View this table

    Measurement Instruments

    The evaluation plan was based on a set of questionnaires to assess the improvement in attitudes, knowledge, and skills (in terms of confidence) of trainees; how well the alcohol SBI encounter with the standardized patient occurred from the perspectives of the trainee and the standardized patient; a feedback survey on technological settings utilized for the training; and finally, a set of overall training satisfaction questions. All of the evaluation assessments were conducted on the Web using Qualtrics within the Catalyst Learning Center LMS [18] and included surveys and scales as follows.

    Pre- and Posttest: Attitudes, Knowledge, and Skills Survey

    Trainees completed a self-assessment on 9 attitude and knowledge statements and 5 skills (confidence) statements in the application of alcohol SBI techniques before and after the training. The attitudes, knowledge, and skills survey was scored using a Likert-type 7-point response scale, with 1=strongly disagree and 7=strongly agree with the given statement. The attitudes, knowledge, and skills survey was designed by the researchers at the UMKC. For this study, psychometric properties were measured with Cronbach alpha and revealed strong internal consistency (alpha=.80).

    Baseline and 1-Month Follow-Up Satisfaction Surveys

    A total of 4 items were adopted from the Center for Substance Abuse Treatment standard measurements of training satisfaction as required by the grant. The baseline and 1-month follow-up survey statements were scored using a Likert-type 5-point response scale, with 1=strongly disagree/dissatisfied and 5=strongly agree/satisfied with the given statement.

    Proficiency Rating Scale–Provider

    This scale was used to assess the live virtual alcohol SBI encounter between the provider (in this case, trainee) and the standardized patient, from the perspective of the trainee. A set of 11 statements assessed the trainee’s perception of how proficiently they applied the skills learned in the alcohol SBI training within the simulated patient encounter with a standardized patient. A 5-point response scale was used, with 1=I did not do this; 2=I attempted but could improve on skill/technique for best practice; 3=I performed this skill/technique at a level that is approaching acceptable; 4=I did this well, with good technique; and 5=I did very well, with positive reception and engagement from the patient. In addition, 2 qualitative questions requested trainee feedback on their perspective of how well they conducted the conversation with the standardized patient. The first question asked the trainee, “what 2 things did you like about the way you conducted this intervention?” and the second question asked “what 2 ways do you feel you could improve your skills in these conversations?”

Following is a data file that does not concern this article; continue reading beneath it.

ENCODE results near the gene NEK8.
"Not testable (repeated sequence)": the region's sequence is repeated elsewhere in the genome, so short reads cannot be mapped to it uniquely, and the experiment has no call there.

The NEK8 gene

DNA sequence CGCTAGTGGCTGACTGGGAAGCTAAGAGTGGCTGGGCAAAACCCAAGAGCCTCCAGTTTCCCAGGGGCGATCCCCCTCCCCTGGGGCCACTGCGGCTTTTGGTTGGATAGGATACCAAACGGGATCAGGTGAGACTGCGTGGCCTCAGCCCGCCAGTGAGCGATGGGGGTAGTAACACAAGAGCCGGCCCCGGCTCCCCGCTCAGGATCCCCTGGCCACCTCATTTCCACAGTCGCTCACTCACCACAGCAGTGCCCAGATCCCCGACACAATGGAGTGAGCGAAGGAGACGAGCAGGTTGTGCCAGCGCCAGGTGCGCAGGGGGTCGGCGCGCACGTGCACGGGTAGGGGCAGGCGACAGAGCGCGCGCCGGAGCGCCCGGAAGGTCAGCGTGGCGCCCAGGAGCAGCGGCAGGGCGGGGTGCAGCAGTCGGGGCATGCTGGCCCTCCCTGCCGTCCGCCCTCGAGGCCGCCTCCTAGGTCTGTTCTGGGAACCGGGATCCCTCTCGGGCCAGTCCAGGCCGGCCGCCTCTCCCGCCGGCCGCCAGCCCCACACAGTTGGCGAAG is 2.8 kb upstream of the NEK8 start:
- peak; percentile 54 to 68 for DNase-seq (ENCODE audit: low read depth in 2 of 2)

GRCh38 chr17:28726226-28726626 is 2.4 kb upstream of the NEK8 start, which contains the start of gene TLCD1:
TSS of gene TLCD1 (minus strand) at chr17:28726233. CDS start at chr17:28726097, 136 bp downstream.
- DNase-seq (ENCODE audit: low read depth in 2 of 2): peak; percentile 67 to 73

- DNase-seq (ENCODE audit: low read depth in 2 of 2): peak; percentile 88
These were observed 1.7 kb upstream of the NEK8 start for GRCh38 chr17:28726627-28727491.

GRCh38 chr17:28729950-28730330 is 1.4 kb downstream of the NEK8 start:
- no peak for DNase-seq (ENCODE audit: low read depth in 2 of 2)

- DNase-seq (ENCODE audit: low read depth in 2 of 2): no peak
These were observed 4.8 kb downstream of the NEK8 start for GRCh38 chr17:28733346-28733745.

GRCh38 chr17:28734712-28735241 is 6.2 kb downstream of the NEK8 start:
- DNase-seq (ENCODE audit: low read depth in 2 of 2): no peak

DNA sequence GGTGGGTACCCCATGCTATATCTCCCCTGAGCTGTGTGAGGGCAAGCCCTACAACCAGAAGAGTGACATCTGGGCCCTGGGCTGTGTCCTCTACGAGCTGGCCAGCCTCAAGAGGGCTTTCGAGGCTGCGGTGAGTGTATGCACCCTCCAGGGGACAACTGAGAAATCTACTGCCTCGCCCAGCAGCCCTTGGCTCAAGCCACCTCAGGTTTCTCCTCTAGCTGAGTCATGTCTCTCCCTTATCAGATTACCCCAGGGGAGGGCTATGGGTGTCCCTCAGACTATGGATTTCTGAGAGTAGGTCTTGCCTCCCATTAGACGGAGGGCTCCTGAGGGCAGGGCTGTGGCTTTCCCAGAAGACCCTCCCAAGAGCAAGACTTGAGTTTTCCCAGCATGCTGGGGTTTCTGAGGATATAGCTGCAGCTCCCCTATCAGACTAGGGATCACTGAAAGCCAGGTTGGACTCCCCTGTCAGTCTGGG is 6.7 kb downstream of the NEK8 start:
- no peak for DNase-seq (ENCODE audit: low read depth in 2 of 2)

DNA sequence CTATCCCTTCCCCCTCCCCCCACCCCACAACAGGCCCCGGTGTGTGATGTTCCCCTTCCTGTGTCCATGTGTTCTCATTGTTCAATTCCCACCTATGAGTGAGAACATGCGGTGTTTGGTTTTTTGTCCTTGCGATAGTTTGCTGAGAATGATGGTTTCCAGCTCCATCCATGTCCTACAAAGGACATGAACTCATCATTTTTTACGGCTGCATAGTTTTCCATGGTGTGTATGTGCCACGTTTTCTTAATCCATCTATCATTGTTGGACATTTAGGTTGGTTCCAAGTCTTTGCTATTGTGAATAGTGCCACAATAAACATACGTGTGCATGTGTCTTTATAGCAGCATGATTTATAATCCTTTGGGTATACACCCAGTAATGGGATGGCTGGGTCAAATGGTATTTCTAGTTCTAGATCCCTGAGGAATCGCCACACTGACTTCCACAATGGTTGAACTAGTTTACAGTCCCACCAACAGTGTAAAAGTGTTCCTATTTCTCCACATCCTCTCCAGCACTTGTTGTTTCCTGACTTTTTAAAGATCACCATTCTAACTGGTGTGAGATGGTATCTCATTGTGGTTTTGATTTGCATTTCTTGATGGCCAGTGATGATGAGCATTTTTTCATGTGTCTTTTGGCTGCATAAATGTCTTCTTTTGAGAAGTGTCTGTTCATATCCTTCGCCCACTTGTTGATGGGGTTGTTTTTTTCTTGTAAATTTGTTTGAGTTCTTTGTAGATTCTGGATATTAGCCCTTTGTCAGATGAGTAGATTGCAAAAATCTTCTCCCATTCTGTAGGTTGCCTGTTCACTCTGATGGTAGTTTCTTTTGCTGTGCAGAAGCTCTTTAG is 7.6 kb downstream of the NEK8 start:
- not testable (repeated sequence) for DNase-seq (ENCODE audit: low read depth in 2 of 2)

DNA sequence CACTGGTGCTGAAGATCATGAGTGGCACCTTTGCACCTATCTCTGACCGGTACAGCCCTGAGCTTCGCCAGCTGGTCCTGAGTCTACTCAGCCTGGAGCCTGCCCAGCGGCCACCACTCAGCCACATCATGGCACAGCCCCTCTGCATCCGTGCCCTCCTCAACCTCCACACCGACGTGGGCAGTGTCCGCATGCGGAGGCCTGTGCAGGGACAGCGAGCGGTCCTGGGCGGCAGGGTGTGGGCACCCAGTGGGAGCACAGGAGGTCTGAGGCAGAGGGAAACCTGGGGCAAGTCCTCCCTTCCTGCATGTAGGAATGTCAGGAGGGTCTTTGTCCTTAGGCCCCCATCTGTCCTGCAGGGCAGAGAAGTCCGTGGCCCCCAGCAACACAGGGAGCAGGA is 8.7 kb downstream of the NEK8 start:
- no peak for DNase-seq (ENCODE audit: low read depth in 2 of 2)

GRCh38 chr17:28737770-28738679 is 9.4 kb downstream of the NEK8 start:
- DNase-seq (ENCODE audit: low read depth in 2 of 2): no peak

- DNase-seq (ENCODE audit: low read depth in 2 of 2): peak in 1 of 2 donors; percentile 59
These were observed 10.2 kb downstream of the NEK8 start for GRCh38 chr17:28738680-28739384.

Proficiency Rating Scale–Standardized Patient

    This scale was used to assess the virtual alcohol SBI encounter between the provider/trainee and the standardized patient, from the perspective of the standardized patient. A set of 10 statements asked the standardized patient to rate the trainee’s proficiency in the simulated alcohol SBI encounter. A 5-point response scale was used, with 1=did not do this; 2=attempted, but could improve; 3=nearing acceptable skill; 4=done well; and 5=done very well. A separate question asked the standardized patient if “this conversation increased my motivation to cut down or quit drinking, or at least to consider doing so” and was assessed with a Likert-type scale ranging from 1=strongly disagree to 5=strongly agree. Finally, the standardized patient provided feedback on 2 positive observations about the way the trainee conducted the intervention and 2 ways the trainee could improve his/her skills in future conversations.

    Telecom Simulation User Evaluation Survey

    This survey asked the trainee to assess their experience with using the various types of technological settings in which to hold the alcohol SBI encounters. The three settings used included teleconference, avatar/virtual world, or a phone encounter when video conferencing was nonviable. The trainee responded to 12 statements that provided feedback on how well the use of technology fared compared with real-life or face-to-face encounters with a live standardized patient. The assessment utilized a Likert-type 5-point response scale ranging from 1=strongly disagree to 5=strongly agree. Finally, two qualitative questions asked the trainee to provide what they liked best about the training and what suggestions they had for improving the training.

    Assessment Time Intervals